To get the constitution up and running, the founding fathers made their best guess as to how many representatives each state should get, and then wrote that an “actual Enumeration” would be conducted within three years of ratification, and every 10 years after that.

The first American census was thus taken in 1790, and it has come every decade since then.

And it has always been “political.” This time around, the two parties have been arguing over methodology. Everyone agrees that the census doesn’t reach everybody — homeless people, undocumented aliens, people in neighborhoods where census-takers fear to tread — they often don’t get counted.

But they do reside in a given area and they’re supposed to be counted. The Census Bureau proposed using statistical sampling, and it’s a valid way to get really close to the actual value. But that would enlarge certain populations in areas that tend to vote Democratic (since presumably most of the uncounted population resides in metropolitan and industrial areas that tend to vote Democratic). Thus statistical sampling may produce more congressional districts that might elect Democrats, and the Republican control of the House might be threatened.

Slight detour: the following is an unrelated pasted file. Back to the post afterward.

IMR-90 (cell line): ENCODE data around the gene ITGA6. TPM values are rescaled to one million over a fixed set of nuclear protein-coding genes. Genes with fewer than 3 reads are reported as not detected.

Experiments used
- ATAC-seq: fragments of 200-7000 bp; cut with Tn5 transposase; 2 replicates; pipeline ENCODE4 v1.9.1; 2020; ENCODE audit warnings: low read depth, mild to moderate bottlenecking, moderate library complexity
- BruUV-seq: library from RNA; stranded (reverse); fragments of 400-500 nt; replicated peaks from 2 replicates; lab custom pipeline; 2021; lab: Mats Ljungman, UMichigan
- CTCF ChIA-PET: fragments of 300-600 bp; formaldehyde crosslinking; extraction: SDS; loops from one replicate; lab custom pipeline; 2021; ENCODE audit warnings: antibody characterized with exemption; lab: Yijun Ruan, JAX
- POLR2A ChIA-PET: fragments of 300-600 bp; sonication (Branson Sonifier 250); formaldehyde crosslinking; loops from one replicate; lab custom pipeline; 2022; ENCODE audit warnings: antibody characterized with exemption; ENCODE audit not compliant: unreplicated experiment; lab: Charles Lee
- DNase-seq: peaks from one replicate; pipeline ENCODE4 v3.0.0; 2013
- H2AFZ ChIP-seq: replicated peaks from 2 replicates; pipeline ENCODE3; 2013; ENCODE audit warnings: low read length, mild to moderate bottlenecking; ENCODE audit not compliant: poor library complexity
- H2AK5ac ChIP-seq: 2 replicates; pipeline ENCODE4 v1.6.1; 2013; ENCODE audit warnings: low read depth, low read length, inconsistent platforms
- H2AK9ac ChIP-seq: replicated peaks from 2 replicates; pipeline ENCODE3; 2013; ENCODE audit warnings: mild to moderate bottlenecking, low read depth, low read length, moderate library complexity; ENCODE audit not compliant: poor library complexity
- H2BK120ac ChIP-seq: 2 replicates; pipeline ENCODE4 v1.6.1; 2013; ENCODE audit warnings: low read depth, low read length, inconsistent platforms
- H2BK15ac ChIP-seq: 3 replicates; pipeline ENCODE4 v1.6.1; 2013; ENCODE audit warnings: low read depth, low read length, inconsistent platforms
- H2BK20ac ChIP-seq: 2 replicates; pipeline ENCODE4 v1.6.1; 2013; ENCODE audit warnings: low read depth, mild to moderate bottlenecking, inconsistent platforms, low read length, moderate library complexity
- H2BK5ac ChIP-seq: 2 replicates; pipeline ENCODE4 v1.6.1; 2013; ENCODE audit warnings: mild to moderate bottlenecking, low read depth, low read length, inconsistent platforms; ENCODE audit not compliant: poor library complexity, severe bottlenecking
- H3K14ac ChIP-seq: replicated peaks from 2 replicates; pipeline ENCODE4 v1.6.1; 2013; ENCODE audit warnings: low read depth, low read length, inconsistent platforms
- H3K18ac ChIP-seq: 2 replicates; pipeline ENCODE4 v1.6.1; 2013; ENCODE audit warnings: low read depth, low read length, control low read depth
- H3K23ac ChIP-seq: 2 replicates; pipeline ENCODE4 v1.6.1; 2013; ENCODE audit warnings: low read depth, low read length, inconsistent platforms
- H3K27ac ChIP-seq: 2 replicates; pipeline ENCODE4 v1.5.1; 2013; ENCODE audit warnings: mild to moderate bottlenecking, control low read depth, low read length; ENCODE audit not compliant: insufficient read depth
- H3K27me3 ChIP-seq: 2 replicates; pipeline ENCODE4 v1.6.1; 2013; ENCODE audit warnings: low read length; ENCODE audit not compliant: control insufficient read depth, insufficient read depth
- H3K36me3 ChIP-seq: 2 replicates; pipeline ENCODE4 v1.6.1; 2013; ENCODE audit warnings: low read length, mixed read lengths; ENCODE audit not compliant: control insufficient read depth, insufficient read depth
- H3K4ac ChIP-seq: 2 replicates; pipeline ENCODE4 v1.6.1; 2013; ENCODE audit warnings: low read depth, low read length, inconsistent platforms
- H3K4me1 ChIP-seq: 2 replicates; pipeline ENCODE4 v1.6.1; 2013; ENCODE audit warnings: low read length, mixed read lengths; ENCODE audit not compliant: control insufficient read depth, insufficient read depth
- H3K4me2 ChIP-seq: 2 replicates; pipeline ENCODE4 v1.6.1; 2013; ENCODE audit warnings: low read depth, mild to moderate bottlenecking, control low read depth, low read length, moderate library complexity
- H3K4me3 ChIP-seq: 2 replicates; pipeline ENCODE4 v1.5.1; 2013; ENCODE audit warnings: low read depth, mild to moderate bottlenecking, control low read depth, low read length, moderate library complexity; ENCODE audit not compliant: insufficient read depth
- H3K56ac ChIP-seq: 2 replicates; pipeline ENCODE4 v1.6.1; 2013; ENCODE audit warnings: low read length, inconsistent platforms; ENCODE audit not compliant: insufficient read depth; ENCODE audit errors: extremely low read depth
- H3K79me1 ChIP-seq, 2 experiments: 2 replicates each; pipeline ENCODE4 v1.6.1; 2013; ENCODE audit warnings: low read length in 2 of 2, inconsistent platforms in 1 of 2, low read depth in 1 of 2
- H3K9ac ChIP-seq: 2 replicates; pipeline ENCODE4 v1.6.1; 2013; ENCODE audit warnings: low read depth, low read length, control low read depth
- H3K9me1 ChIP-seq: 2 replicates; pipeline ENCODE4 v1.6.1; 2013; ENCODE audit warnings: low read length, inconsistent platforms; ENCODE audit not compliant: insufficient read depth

Republicans countered that the Constitution calls for an “actual Enumeration,” which means counting noses directly, and so it would be illegal to use statistical sampling. The people who do get counted are more likely to vote Republican than the population that would appear under statistical sampling.

MUCH AS I HATE to agree with the House Republicans, they’re right about this. They’re also hypocrites. There’s not a one of them who doesn’t rely on statistical sampling when his pollsters examine the electorate at campaign time, and they often make their decisions accordingly. If statistical sampling were in valid, why would they trust it for the most important thing in their lives — getting re-elected?

But as I said, the census has always been political. Recall that there were slaves in every state, though mostly in the South, when the constitutional convention met. The New England states, where slaves were rare, were worried that if the census counted slaves, then the South’s population would be higher. The South would send more representatives, giving it more power in the federal government at the expense of New England — at heart, the same dispute as the current one over statistical sampling.